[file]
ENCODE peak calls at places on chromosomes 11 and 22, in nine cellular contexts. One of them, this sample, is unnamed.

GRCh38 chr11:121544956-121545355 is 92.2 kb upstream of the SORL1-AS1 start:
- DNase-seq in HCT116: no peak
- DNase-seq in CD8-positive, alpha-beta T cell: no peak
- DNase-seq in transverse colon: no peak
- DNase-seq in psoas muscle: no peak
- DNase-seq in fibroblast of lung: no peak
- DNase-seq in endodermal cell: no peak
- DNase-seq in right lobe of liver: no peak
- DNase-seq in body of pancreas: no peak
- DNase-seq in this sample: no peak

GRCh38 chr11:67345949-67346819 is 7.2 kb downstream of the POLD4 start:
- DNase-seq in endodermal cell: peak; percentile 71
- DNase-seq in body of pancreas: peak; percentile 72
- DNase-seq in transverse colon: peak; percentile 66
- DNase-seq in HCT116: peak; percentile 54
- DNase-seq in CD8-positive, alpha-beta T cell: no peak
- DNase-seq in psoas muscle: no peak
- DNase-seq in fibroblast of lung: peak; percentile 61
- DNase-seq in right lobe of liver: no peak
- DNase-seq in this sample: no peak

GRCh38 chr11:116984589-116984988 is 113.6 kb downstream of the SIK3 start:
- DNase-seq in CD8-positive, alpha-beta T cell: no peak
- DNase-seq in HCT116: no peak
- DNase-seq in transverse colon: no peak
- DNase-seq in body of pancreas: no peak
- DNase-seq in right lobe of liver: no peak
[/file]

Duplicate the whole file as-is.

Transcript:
ENCODE peak calls at places on chromosomes 11 and 22, in nine cellular contexts. One of them, this sample, is unnamed.

GRCh38 chr11:121544956-121545355 is 92.2 kb upstream of the SORL1-AS1 start:
- DNase-seq in HCT116: no peak
- DNase-seq in CD8-positive, alpha-beta T cell: no peak
- DNase-seq in transverse colon: no peak
- DNase-seq in psoas muscle: no peak
- DNase-seq in fibroblast of lung: no peak
- DNase-seq in endodermal cell: no peak
- DNase-seq in right lobe of liver: no peak
- DNase-seq in body of pancreas: no peak
- DNase-seq in this sample: no peak

GRCh38 chr11:67345949-67346819 is 7.2 kb downstream of the POLD4 start:
- DNase-seq in endodermal cell: peak; percentile 71
- DNase-seq in body of pancreas: peak; percentile 72
- DNase-seq in transverse colon: peak; percentile 66
- DNase-seq in HCT116: peak; percentile 54
- DNase-seq in CD8-positive, alpha-beta T cell: no peak
- DNase-seq in psoas muscle: no peak
- DNase-seq in fibroblast of lung: peak; percentile 61
- DNase-seq in right lobe of liver: no peak
- DNase-seq in this sample: no peak

GRCh38 chr11:116984589-116984988 is 113.6 kb downstream of the SIK3 start:
- DNase-seq in CD8-positive, alpha-beta T cell: no peak
- DNase-seq in HCT116: no peak
- DNase-seq in transverse colon: no peak
- DNase-seq in body of pancreas: no peak
- DNase-seq in right lobe of liver: no peak